A cast-iron valve fitten with a magnetic sensor detects player input
A cast-iron valve fitten with a magnetic sensor detects player input. Ackerman + Gruber
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General Quarters

On July 19, a dozen teams gathered in hackerspaces around the country to await the rules of a 72-hour build competition. Red Bull, the energy drink brand and sponsor, announced the challenge at shortly after 6 p.m. Pacific time: Construct a game of games. It must be physical, not virtual; weigh less than 2,000 pounds; and have a clear winner. Inside the Mill, an industrial-arts shop in Minneapolis, Nathan Knutson, leader of the 1.21 Jigawatts team, and the rest of his 23-member squad began whiteboarding ideas. It had been a blazing hot summer, and by 2:30 a.m. all they’d settled on was making something with water.

The following morning, Knutson and four others met again. The founder of the Mill, Brian Boyle, suggested, “What about a submarine?” Within two hours, they’d drawn up the basic plans for a walk-through submarine disaster simulation game. They envisioned a player standing inside an open-ended replica of a sub’s control room, where he would extinguish threats by turning different valves or levers. Any delays would trigger a hull breach, spraying the player with water piped in from a nearby sink.

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A Lawn Sprinkler Shoots A Watery Penalty

Knutson, an orthopedics implant engineer, drew up a rough list of materials. Then the team went shopping for electronically operated lawn sprinklers to douse the player, cast-iron valves to make the game look as nautical as possible, devices to rock the structure, plus sirens, buzzers, and red automotive tail lights for the emergency ambience. “We wanted it to tilt and move around and have sound effects,” Knutson says. “We wanted it to be an environment rather than something you looked at.”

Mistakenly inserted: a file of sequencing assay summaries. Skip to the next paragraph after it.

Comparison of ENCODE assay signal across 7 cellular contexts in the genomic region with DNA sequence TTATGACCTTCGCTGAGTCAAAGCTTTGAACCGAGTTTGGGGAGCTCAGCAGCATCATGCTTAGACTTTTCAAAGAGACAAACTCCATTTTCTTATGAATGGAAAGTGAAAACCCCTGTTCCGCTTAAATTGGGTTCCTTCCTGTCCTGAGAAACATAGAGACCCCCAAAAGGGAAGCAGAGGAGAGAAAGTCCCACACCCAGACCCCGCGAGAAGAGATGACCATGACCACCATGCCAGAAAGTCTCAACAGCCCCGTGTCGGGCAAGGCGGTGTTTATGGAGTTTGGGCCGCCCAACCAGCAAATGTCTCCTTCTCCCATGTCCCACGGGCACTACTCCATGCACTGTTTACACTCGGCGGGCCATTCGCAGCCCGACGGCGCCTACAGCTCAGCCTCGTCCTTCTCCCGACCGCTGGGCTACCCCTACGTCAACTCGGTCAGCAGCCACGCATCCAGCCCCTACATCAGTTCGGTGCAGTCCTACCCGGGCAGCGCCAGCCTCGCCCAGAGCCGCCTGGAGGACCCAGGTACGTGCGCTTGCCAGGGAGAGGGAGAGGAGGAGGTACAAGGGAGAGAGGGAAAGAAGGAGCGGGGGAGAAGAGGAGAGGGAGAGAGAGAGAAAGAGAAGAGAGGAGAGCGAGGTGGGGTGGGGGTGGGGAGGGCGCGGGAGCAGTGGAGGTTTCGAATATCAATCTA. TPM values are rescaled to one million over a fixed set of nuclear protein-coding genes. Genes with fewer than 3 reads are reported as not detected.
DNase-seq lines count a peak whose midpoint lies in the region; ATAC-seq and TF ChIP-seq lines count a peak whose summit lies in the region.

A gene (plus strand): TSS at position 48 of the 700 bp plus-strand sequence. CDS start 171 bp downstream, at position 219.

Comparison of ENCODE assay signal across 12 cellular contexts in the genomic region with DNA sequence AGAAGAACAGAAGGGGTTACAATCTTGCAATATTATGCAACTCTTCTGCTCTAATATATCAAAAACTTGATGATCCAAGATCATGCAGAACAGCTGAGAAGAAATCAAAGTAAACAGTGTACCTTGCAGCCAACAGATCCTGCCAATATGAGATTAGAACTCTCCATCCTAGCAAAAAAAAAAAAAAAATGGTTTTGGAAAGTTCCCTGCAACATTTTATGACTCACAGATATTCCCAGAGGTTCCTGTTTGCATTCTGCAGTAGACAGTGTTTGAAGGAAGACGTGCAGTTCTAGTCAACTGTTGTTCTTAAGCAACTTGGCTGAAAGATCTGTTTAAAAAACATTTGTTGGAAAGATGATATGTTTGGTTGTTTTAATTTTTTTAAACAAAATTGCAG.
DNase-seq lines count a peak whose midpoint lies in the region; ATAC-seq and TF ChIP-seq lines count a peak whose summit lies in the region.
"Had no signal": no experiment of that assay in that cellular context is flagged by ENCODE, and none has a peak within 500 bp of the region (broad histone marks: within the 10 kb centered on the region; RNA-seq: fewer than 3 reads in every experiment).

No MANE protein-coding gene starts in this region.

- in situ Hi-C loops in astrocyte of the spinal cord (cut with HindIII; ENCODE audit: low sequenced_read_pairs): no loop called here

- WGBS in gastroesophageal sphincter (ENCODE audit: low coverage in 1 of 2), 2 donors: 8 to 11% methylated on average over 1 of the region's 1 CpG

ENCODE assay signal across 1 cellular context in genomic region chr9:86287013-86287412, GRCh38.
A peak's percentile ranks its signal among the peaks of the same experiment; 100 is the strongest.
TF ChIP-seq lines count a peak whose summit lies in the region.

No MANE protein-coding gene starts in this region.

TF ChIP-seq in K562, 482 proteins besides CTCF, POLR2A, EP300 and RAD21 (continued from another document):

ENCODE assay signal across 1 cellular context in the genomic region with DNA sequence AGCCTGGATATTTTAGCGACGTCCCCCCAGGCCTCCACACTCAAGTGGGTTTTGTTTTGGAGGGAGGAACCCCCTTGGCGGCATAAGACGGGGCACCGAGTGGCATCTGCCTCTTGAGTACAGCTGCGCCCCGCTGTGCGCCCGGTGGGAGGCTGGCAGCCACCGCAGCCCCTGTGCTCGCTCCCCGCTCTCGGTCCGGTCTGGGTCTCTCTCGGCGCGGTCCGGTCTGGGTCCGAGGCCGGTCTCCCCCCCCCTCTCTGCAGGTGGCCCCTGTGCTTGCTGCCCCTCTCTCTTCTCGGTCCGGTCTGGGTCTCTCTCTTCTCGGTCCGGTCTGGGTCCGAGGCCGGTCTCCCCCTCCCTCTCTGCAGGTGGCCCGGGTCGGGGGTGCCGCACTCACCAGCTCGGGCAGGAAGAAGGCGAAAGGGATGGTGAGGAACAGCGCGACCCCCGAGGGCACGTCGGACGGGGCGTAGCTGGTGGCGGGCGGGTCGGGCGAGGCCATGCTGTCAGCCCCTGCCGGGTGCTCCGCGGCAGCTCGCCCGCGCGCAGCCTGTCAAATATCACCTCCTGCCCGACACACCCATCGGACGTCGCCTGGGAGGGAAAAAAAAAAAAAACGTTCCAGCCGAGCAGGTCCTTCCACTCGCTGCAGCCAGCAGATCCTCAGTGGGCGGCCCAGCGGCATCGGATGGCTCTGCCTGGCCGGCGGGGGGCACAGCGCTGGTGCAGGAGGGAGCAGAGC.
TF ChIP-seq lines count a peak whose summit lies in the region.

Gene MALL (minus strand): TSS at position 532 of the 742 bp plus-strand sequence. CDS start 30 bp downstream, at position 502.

The full team reconvened later that day and split up the tasks. One group used a CNC router to cut plywood into mock steel beams that would extend up and over the player’s head. Knutson wanted the wall, roof, and steel floor to shake, so he found an industrial DC motor to attach to the frame. When activated, it would cause the sub to rumble like an old car. Next, he hotwired an actuator that had once been used to lift and lower a hospital bed and affixed it to both the game’s frame and its base. Apivot sits between the two, so when the actuator extends or contracts, the whole sub tilts.

A cast-iron valve fitten with a magnetic sensor detects player input

The Valve

A cast-iron valve fitten with a magnetic sensor detects player input

Brothers and electronics experts Tyler and Justin Cooper, meanwhile, began writing the software that governed gameplay. They programmed an Arduino to monitor Twitter for threats such as #firetorpedo. When enough people tweet the same threat, a warning sounds through the loudspeaker. If the player doesn’t react quickly enough, the Arduino opens the sprinkler valves and the sub shakes and sways.

Red Bull live-streamed each team’s build and asked viewers to vote for their favorite. Team 1.21 Jigawatts placed second behind a labyrinth game (right), but they hardly felt disappointed. “When you’re playing, it feels like you’re in the bulkhead of a sub,” Knutson says.

(See the details and two more projects on the next page)

Gauges, buttons, a lever, and a sonar display add to the game's realism.

Knobs Of Salvation

Gauges, buttons, a lever, and a sonar display add to the game’s realism.


Time:72 hours
Cost: $2,500


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Maze Race

Dueling Labyrinths
Time: 72 hours
Cost: $1,000

Hack a Day website chief Caleb Kraft and his Springfield, Missouri, team built a pair of giant teetering tabletop mazes. In the game, two players per table compete to race a steel ball through their maze first. The wooden labyrinths proved easy to build, but mild panic set in as the 72-hour mark approached. The builders worked frantically to wire buttons and magnets so that competitors could temporarily trap their opponent’s steel ball. “We finished the electronics within the last half-hour,” Kraft says.

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Twiddling Thumbs

Thumb Wars
Time: 72 hours
Cost: $700

Twin brothers Pat and Mike Murray engaged in more than a few thumb wars as kids, so building a mechanized version of the classic game seemed like a no-brainer. As part of the Maker Twins, an eight-person team based in Scottsdale, Arizona, the duo built steel-and-plywood frames, covered them in foam, and wrapped the units in duct tape. When a player yanks a joystick, their faux thumb moves in the opposite direction. The first to pin an opponent for two seconds sets off a victory buzzer.

WARNING: We review all our projects before publishing them, but ultimately safety is your responsibility. Always wear protective gear, take proper safety precautions, and follow all laws and regulations.